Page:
Former Leeds Grammar pupils set up prize set up to honour 'brilliant' classmate (From Ilkley Gazette)
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Former Leeds Grammar pupils set up prize set up to honour 'brilliant' classmate
Winner Matthew Li, who received the Peter Young prize for astronomy. He is pictured with, from left, teacher of astronomy and physics Derek Fry, Irv Lee and Frances Deadman
A brilliant scientist who died at the age of 26 is being remembered with a school prize put forward by his former classmates.
Peter Young, who grew up in Horsforth, became an associate professor in astronomy at the California Institute of Technology until his death in 1981.
But his name will live on in the form of a prize set up by his old friends, 40 years after they all left school.
The Class of 72 from Leeds Grammar School were at a reunion when they came up with the idea of honouring Peter, who had been a rising star in the study of astronomy.
They have clubbed together with Peter’s father to establish the Peter Young Prize, which will be awarded annually to a student of astronomy at their old school.
Peter, described as “a brilliant scientist”, achieved the top first in maths in his year at Cambridge and an MSc majoring in astronomy at the University of Texas in Austin. He completed his PhD at the California Institute of Technology.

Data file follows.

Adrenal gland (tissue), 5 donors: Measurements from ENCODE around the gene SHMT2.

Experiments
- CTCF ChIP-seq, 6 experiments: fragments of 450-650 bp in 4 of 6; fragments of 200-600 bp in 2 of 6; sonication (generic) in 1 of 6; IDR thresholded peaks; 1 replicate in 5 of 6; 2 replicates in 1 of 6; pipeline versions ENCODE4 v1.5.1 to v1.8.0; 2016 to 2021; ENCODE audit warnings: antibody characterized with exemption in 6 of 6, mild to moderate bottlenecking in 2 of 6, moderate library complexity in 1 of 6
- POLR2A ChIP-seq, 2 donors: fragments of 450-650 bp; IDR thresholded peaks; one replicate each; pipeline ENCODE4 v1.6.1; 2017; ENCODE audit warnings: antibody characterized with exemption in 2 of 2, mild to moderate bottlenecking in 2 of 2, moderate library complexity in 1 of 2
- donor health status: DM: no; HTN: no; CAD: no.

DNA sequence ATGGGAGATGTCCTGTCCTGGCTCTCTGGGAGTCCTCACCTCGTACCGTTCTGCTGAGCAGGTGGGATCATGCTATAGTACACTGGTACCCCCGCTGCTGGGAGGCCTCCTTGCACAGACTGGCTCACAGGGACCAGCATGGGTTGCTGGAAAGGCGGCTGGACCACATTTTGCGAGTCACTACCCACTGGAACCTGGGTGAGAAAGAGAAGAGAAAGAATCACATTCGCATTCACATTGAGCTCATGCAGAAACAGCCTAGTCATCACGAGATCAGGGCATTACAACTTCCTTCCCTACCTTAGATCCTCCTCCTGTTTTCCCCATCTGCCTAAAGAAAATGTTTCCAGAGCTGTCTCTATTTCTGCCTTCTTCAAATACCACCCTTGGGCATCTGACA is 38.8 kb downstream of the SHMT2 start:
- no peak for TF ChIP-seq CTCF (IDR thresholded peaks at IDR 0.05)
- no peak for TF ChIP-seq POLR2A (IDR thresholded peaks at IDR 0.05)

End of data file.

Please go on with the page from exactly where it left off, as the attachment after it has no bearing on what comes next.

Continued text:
Peter’s classmate Irv Lee said: “At our recent reunion we were saddened to think that Peter never had the chance to be part of the exciting advances in astronomy and maths during the past three decades.
“We believe he would have become well known on the world stage for his academic work and we wanted to ensure his name lives on.”
They tracked down Peter’s sister, Frances Deadman, to seek his family’s blessing for the prize – and she attended the inaugural presentation.
She said: “It is very touching that Peter’s classmates thought so highly of his talents.
“Astronomy was what Peter always wanted to do and as a founder member of the school’s Astronomy Club it is fitting that a prize for this subject is named after him.”
Year 12 student Matthew Li is the first person to receive the prize.
Matthew, also from Horsforth, said: “It is a huge privilege to be the first recipient of this prize, which brings more recognition to astronomy and its academic credentials.”